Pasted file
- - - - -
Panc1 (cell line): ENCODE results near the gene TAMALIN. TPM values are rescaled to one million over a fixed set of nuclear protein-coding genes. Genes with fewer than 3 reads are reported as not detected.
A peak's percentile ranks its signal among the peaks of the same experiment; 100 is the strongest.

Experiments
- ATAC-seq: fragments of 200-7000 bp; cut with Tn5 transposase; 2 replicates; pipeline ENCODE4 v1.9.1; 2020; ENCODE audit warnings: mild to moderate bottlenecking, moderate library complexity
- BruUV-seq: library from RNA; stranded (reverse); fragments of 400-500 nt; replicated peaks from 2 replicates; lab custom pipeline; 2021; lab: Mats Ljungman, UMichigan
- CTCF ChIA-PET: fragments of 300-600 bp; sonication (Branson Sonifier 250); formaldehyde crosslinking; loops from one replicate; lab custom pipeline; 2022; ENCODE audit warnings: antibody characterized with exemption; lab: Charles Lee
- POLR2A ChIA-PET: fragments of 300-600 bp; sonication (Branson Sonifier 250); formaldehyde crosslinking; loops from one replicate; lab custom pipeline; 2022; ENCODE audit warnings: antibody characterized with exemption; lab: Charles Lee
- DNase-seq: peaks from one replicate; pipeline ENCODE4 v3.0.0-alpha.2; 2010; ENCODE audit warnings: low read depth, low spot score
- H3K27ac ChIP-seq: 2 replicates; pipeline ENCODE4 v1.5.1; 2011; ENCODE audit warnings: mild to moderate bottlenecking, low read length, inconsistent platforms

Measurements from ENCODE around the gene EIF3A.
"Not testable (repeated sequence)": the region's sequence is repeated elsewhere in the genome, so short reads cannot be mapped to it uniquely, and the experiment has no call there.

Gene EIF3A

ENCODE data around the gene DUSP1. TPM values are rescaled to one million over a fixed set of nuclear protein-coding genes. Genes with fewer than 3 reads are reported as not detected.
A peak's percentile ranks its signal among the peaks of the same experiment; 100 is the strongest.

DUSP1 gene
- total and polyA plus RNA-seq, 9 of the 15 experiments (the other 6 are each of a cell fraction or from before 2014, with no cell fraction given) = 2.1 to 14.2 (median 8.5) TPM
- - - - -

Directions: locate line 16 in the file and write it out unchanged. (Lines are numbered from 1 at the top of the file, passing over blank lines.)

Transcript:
- total and polyA plus RNA-seq, 9 of the 15 experiments (the other 6 are each of a cell fraction or from before 2014, with no cell fraction given) = 2.1 to 14.2 (median 8.5) TPM